Laboratory of Autism and Translational Social Neuroscience
Established in 2015
Cerebellum alterations crop up in mice missing autism gene
January 12, 2021
The cerebellum is best known for its role in motor coordination, but scientists increasingly understand it to be involved in a range of other processes including language, cognition and social behaviors. People with a mutated copy of CNTNAP2 often have intellectual disability, sensory issues and autism...
Understanding Autism Campusa UPV/EHU June 12, 2019
El autismo es un trastorno del comportamiento que tiene una importante incidencia social y que afecta de forma muy directa a las relaciones personales y familiares. La investigadora Olga Peñagarikano analiza en Cathedra las características del autismo y el estado de las investigaciones que se desarrollan en este campo.
The UPV/EHU-University of the Basque Country is coordinating a European research consortium on autistic disorders UPV/EHU Newsletter November 19, 2018
ERA-NET NEURON, the European network devoted to conducting research into neurosciences, has provided funding amounting to 800,000 euros for a project to study autism; the project is being led by the researcher Olga Peñagarikano of the UPV/EHU’s Faculty of Medicine. The programme, which is being coordinated from the UPV/EHU, is being run in conjunction with another three research groups in France, Belgium and Germany to conduct research into the neurobiological causes of autism.
Building Bridges through Science UPV/EHU Newsletter January 07, 2018
Over a hundred researchers (122), with various Nobel prize winners among them, from 82 research centres spread across 22 countries, have put their names to ‘The Science Bridge’, a statement to promote collaboration between the different cultures of the Middle East and West. The article has been published by the scientific journal Neuron. Researchers from the UPV/EHU-University of the Basque Country figure among those who have signed. So far it has received the support of over 200 science people from across the world, 29 of whom are Nobel prize winners.
New options for treating autism UPV/EHU Newsletter November 17, 2015
A UPV/EHU researcher, who has had a long trajectory in the study of autism and the relationship between oxytocin and this condition, has participated in a piece of research that has served to demonstrate that the release of oxytocin leads to an increase in the production of anandamide, which causes mice to display a preference for interacting socially. This new mechanism by which oxytocin could be involved in social behaviour has been published recently in the prestigious scientific journal PNAS.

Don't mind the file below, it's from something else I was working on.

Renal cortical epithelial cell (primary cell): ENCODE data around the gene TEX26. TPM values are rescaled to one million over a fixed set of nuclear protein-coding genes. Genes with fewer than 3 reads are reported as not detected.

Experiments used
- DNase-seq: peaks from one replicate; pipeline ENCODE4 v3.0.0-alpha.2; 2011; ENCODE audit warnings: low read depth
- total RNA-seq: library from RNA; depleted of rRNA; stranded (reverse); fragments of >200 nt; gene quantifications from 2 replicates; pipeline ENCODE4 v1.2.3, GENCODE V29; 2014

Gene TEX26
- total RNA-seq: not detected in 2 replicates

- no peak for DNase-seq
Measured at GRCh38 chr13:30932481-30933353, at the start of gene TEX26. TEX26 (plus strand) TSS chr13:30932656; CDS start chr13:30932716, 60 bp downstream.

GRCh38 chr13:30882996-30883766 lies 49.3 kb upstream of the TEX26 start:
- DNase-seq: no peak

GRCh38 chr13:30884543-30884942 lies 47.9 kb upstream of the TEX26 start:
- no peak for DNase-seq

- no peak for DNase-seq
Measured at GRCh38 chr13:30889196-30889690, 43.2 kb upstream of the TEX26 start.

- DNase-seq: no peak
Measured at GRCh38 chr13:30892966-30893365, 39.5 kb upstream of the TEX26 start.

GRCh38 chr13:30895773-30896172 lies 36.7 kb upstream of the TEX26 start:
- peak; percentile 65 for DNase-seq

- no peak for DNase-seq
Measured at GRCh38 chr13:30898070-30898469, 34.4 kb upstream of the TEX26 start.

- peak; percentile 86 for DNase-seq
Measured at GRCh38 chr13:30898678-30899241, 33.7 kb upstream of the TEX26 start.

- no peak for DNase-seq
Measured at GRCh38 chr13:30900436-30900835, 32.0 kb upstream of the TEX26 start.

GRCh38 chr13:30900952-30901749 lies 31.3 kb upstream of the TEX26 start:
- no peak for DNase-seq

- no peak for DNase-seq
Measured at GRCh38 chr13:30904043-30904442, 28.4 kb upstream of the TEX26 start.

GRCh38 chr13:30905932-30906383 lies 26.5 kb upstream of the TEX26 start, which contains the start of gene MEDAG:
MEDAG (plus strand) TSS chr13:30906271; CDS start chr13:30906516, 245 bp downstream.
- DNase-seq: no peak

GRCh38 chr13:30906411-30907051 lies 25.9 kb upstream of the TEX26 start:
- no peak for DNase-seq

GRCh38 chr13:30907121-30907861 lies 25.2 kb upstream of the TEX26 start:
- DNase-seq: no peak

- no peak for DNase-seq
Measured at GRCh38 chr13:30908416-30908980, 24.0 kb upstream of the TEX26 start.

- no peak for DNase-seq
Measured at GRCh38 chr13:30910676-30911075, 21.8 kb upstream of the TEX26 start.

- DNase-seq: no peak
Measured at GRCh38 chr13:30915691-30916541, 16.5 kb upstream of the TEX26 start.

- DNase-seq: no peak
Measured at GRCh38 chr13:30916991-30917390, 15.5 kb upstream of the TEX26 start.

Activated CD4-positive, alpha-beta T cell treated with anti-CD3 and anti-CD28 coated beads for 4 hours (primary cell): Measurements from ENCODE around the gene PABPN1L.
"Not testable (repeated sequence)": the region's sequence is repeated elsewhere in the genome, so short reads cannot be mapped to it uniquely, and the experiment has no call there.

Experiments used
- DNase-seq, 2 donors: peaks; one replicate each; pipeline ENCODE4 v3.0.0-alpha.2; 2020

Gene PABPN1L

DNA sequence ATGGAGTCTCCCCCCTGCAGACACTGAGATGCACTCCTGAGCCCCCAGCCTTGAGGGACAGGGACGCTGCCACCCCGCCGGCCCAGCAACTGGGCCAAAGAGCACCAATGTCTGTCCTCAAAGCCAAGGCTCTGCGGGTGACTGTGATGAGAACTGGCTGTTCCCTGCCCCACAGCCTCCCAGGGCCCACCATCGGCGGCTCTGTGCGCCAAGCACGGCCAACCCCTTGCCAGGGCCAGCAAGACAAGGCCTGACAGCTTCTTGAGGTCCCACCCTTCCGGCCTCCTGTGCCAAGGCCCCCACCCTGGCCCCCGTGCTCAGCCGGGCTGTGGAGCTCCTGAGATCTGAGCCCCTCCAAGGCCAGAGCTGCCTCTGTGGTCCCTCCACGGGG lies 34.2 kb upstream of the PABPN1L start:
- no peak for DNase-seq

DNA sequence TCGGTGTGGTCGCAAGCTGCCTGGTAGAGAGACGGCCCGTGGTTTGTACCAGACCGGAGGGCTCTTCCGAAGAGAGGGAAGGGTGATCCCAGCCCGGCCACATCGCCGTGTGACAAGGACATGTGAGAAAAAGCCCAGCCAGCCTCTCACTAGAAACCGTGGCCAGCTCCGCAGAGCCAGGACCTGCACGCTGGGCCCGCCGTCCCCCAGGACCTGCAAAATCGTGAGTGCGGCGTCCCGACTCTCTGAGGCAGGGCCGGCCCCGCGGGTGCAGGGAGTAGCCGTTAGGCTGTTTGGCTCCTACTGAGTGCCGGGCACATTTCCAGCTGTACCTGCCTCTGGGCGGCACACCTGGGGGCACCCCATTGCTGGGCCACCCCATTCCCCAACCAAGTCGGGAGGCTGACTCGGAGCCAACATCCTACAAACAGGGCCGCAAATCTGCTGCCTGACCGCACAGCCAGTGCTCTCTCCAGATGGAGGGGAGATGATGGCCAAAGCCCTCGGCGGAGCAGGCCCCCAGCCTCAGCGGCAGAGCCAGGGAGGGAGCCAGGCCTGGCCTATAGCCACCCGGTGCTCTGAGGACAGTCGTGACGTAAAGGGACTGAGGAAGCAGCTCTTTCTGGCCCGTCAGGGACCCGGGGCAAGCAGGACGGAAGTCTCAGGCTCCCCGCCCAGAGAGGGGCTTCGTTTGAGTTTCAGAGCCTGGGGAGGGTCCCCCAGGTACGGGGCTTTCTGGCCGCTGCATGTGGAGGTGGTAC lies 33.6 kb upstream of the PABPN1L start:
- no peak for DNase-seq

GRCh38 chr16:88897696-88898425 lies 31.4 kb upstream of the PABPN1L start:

Mouse study bolsters case for oxytocin in autism SPECTRUM NEWS February 01, 2015
Oxytocin has been tenuously tied to trust, monogamy and a slew of other social behaviors. It has also long been eyed as a treatment for autism, but trials in people with the disorder have yielded conflicting results. A new study, published 21 January in Science Translational Medicine, bolsters the case for the so-called ‘trust hormone’ as an autism therapy, finding that it eases social deficits in a mouse model of the disorder.
Oxytocin boosts social skills in mice with autism-like symptoms AAAS NEWS January 21, 2015
The hormone oxytocin can stimulate mice with autism-like symptoms to be more social, according to a new study. The research on young mice suggests a potentially critical window during early development when oxytocin can produce long-lasting benefits. The findings are published in the 21 January issue of Science Translational Medicine.
Top 10 Autism Research Achievements of 2011 AUTISM SPEAKS December 18, 2011
This September, scientists at University of California, Los Angeles debuted a new mouse that may represent a more useful animal model for studying autism spectrum disorder (ASD) and testing potential treatments. The mouse shows more behavioral and biological similarities to people with ASD than do most previous mouse models. It also responds to a drug (risperidone) already approved for treating some symptoms of ASD. This suggests that the mice may be particularly suited for testing promising new medicines aimed at relieving autism’s most disabling symptoms.
Mice that mirror autism NATURE-RESEARCH HIGHLIGHTS October 31, 2011
Understanding the pathophysiology of autism, and ultimately the development of treatments for impairments associated with the condition, is greatly dependent on reliable animal models. As described in a paper published in Cell, mice lacking contactin-associated protein-like 2 (Cntnap2) recapitulate the three core symptoms of autism...